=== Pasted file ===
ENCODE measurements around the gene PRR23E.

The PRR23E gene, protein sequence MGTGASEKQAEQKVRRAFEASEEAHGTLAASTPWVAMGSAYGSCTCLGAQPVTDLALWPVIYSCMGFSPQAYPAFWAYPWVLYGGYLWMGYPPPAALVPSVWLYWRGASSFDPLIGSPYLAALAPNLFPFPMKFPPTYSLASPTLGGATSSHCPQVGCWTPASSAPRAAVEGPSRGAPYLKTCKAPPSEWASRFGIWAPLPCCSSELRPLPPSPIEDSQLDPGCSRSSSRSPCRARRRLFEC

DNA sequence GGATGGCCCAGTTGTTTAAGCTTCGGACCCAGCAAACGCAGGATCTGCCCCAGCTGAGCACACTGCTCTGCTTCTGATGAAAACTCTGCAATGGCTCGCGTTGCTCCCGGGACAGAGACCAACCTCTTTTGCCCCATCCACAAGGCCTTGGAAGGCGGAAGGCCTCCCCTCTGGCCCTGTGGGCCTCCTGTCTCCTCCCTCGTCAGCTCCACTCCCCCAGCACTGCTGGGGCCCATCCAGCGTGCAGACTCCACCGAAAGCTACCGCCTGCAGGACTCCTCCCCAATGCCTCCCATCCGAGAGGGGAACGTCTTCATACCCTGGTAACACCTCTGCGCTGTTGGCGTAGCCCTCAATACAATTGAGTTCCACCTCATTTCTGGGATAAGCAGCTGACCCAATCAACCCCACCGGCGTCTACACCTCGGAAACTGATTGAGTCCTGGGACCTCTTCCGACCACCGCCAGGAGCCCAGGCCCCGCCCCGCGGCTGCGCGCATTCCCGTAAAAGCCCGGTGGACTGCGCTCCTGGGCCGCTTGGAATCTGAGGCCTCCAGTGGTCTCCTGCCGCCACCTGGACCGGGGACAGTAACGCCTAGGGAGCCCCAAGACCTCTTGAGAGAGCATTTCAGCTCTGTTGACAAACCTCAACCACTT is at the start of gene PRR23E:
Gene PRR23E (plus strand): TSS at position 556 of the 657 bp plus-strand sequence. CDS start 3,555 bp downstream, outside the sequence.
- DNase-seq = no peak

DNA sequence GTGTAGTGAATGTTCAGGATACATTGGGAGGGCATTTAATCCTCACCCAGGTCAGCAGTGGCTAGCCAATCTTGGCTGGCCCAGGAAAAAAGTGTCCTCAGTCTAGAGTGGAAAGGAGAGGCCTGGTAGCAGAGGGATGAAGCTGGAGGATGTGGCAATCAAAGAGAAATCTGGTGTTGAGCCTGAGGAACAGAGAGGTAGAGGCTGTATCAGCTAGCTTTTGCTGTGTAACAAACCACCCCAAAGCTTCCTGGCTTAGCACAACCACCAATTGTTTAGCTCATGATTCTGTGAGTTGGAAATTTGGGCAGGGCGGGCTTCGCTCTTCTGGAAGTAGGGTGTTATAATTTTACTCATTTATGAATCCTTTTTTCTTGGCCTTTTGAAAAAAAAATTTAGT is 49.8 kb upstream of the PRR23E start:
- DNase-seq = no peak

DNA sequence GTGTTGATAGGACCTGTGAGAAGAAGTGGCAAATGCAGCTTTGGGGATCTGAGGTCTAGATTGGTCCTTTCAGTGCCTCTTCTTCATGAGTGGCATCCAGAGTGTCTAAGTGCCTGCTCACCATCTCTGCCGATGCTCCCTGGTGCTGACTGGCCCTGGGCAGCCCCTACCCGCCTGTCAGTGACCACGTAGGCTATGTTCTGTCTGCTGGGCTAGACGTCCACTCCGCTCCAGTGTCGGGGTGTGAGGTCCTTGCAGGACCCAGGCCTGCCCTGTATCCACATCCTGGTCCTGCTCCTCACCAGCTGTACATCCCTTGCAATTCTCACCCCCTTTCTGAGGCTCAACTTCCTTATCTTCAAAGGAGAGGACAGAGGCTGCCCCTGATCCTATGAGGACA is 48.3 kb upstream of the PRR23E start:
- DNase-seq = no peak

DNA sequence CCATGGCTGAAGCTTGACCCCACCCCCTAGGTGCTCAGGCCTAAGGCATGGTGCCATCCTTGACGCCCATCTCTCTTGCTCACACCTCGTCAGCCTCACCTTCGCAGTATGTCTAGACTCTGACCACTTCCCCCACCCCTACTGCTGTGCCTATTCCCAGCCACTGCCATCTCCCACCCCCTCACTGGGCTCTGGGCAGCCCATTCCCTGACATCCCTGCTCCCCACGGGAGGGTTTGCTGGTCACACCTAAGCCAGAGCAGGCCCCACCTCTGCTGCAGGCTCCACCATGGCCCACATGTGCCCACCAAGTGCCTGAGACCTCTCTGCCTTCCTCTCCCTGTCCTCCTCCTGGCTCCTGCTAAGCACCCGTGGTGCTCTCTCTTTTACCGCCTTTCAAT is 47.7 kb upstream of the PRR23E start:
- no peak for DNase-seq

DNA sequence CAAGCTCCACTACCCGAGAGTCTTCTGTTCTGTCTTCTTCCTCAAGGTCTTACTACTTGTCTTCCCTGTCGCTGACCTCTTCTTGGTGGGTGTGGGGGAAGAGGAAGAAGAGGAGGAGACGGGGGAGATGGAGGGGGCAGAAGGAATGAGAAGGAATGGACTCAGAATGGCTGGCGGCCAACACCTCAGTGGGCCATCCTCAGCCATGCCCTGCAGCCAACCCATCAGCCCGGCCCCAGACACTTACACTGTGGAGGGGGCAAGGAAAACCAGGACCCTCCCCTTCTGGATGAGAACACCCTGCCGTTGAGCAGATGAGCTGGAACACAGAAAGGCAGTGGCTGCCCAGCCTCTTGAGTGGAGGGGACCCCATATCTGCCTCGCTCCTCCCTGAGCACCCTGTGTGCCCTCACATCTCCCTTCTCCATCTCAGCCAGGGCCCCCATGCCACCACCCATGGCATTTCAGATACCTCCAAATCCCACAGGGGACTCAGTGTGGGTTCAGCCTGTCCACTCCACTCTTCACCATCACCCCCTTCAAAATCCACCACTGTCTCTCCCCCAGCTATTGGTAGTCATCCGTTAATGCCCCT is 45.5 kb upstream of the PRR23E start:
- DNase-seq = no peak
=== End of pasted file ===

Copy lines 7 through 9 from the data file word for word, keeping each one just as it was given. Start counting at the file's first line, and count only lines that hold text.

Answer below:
- DNase-seq = no peak

DNA sequence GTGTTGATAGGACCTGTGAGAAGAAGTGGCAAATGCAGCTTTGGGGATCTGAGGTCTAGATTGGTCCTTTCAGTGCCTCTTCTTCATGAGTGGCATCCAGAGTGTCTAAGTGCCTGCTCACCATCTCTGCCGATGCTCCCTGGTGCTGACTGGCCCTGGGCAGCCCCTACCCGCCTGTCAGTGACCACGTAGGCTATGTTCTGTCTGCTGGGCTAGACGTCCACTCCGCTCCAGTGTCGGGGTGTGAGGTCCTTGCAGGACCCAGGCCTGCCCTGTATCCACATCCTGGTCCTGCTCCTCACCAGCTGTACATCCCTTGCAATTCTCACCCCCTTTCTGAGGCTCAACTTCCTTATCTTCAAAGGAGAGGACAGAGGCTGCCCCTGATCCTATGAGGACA is 48.3 kb upstream of the PRR23E start:
- DNase-seq = no peak